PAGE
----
It sounds like simple economics, because it is: If the cost of running your car increases, you're going to either use it less--not an option for some--or find a cheaper option.
February vehicle sales rose by 15.7 percent last month, and many of those were for more compact and fuel-efficient vehicles, in light of rising gasoline prices. Compact, efficient cars are also becoming more desirable on the used market as gas prices rise.
According to The Detroit News, that's the highest since February 2008, just before the housing market collapse brought the car industry with it.
Chrysler was the biggest winner, with sales up 40.4 percent on February 2011, and one of its biggest sellers was the comparatively gas-saving Chrysler 200 sedan.
Ford has seen a 14.3 percent year-on-year increase, with many of its sales attributed to EcoBoost models, and the efficient Ford Focus--not surprising when gasoline increased by around 35 cents per gallon from February 2011 to February 2012.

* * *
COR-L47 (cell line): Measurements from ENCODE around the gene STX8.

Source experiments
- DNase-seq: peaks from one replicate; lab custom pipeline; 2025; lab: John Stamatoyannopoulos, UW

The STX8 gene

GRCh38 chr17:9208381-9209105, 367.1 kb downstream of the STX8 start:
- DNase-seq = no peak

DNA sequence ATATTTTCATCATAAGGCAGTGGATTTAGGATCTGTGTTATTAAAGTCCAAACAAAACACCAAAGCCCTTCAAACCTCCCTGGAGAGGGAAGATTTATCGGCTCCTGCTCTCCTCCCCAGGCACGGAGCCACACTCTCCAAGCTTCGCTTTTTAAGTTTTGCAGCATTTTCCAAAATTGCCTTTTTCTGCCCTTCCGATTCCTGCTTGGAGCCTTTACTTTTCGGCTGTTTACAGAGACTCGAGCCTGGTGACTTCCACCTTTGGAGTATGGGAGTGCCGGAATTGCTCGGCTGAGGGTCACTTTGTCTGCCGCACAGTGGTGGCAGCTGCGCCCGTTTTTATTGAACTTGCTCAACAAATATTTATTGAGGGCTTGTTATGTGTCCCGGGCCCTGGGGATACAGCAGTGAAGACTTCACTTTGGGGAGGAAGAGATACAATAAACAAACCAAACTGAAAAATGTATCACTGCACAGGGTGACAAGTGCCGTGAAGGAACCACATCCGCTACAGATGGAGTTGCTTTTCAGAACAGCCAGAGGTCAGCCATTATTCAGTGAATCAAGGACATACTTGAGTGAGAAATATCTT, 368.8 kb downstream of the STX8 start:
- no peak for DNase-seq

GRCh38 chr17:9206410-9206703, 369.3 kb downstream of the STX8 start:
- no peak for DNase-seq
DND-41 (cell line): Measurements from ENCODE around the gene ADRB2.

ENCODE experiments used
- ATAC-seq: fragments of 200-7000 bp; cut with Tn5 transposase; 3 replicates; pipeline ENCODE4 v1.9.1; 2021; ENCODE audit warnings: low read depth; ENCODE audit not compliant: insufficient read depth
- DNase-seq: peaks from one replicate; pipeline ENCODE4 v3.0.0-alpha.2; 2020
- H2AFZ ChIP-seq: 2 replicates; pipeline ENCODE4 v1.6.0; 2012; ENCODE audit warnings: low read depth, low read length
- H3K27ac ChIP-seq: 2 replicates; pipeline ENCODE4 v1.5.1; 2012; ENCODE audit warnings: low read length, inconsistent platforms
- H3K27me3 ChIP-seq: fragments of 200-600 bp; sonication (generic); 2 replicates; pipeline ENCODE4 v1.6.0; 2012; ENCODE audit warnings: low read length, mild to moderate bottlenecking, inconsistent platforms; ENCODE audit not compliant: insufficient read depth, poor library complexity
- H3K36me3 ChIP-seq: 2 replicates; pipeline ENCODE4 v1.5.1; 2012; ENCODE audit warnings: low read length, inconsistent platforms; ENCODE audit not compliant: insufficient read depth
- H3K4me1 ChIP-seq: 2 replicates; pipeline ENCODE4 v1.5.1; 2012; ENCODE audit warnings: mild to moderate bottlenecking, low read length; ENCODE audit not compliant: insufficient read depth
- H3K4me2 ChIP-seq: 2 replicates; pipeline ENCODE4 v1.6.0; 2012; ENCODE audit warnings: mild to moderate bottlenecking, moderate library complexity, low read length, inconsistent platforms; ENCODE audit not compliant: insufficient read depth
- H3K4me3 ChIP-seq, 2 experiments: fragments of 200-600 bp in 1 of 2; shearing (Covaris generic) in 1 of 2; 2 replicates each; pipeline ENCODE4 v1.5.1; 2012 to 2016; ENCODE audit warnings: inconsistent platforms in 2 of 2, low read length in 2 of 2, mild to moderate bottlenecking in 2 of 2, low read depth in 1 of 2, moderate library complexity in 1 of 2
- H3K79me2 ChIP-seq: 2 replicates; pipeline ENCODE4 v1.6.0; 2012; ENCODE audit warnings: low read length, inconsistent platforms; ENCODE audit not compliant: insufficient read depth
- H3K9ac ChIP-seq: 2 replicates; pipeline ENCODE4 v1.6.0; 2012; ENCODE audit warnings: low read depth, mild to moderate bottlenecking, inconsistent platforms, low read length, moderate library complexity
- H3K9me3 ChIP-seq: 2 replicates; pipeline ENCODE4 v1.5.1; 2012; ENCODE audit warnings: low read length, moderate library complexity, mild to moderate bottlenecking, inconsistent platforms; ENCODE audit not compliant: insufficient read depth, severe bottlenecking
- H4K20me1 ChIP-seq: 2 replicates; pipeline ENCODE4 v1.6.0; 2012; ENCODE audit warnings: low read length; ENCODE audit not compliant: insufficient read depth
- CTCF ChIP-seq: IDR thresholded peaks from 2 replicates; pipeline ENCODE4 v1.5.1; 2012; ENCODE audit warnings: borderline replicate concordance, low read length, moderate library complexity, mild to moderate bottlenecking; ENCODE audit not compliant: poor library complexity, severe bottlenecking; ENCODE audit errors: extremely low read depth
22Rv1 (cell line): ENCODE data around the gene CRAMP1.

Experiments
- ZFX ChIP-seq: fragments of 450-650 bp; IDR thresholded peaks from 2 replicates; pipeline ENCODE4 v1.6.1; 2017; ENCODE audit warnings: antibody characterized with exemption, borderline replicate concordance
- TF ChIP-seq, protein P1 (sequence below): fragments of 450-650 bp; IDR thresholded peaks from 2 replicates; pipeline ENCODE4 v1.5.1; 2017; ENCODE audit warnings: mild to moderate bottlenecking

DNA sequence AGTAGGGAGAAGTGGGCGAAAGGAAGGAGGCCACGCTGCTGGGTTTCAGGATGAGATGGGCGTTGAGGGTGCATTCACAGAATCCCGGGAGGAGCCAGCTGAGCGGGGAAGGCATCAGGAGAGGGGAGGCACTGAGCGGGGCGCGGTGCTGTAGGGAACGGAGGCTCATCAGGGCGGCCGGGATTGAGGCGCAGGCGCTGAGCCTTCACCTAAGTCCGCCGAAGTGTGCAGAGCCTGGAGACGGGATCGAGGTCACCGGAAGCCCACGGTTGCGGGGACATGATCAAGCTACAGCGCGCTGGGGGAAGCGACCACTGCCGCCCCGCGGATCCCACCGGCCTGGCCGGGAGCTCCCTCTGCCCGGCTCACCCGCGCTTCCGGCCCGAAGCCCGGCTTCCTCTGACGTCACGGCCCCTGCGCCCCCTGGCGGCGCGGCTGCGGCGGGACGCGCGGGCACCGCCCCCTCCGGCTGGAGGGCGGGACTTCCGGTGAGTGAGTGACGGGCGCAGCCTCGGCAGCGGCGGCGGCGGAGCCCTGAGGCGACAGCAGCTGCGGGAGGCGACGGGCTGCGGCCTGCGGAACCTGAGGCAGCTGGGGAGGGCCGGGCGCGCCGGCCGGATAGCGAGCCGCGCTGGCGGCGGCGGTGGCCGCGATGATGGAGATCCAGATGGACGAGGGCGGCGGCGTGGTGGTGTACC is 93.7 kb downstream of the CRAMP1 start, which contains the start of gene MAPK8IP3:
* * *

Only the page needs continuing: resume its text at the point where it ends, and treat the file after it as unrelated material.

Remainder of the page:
GM's rise has been slower at only 1.1 percent, and Toyota, which majors on efficiency, gained 12.4 percent. Analysts also attribute some of these gains to the unusually mild February weather.
Of course, not all efficient vehicles sold well this February--in our monthly look at electric vehicle sales, Nissan sold 29 percent fewer Leafs than it did in January. More positive were Chevy Volt sales - up from 603 in January to 1,023.
As gas prices rise and more electric vehicles hit the market, we might even see those numbers creep up further--but for the time being, it's the regular, inexpensive cars that are proving more popular.